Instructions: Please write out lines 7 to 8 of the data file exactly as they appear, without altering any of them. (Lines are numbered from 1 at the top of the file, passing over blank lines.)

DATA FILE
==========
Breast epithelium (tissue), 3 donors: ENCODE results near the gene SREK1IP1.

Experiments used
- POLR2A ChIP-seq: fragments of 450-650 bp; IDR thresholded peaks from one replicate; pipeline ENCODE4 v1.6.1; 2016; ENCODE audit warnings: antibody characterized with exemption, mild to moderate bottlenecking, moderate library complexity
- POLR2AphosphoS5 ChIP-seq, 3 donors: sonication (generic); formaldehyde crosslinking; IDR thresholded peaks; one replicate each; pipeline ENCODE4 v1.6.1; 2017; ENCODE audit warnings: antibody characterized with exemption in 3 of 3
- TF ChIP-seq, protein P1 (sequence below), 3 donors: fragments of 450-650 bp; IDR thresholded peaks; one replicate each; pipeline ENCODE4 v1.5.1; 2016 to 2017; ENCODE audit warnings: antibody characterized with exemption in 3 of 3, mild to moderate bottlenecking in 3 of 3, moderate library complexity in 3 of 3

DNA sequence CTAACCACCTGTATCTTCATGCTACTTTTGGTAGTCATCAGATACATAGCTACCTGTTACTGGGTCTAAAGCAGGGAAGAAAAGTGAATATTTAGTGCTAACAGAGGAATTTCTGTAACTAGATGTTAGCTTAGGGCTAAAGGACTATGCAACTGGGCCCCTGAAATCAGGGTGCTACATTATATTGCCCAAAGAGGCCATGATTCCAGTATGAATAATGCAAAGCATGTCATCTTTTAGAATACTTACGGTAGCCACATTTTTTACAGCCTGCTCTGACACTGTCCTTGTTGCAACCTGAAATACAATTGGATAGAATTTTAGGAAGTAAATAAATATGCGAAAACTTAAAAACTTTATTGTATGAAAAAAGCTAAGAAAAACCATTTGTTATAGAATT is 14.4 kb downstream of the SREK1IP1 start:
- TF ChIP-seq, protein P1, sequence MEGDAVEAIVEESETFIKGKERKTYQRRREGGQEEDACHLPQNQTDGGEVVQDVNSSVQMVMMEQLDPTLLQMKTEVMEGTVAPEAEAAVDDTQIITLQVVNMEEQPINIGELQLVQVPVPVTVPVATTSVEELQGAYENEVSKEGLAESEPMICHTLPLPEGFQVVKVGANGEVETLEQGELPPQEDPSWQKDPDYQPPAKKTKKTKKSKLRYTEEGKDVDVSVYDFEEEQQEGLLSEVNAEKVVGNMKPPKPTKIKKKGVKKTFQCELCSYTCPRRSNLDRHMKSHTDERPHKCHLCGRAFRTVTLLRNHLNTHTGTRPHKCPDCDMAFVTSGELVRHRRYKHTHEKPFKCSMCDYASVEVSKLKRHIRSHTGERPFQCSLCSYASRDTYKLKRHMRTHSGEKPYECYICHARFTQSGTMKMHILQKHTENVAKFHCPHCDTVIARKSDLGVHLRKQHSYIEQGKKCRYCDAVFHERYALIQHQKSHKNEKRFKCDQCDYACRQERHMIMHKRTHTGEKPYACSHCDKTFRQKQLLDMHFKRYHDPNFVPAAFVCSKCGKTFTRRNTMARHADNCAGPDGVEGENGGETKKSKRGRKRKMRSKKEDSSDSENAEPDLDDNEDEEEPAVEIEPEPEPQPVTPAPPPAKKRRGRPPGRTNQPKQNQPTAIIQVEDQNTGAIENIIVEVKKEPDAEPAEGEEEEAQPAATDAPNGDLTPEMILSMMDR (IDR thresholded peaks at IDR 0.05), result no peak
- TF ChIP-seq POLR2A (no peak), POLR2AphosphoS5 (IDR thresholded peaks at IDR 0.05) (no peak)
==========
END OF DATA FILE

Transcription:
- TF ChIP-seq, protein P1, sequence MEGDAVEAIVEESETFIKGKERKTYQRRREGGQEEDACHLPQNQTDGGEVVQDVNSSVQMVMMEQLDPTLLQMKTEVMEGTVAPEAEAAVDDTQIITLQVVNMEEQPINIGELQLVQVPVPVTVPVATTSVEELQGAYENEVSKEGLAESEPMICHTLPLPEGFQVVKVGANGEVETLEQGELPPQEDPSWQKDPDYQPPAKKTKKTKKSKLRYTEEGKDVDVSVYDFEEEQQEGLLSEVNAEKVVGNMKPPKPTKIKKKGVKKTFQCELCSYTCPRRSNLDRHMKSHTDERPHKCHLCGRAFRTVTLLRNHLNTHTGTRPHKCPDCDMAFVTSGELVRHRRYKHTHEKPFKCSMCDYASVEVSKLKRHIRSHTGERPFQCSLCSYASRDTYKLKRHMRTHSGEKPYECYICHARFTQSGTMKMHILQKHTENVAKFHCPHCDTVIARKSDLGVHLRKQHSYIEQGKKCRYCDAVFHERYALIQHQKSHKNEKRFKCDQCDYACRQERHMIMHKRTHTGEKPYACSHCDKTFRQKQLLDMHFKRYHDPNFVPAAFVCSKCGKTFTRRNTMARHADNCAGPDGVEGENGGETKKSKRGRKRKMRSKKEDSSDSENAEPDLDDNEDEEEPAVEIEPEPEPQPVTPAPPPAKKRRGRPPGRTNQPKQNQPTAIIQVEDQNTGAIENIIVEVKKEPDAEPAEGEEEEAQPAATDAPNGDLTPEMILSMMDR (IDR thresholded peaks at IDR 0.05), result no peak
- TF ChIP-seq POLR2A (no peak), POLR2AphosphoS5 (IDR thresholded peaks at IDR 0.05) (no peak)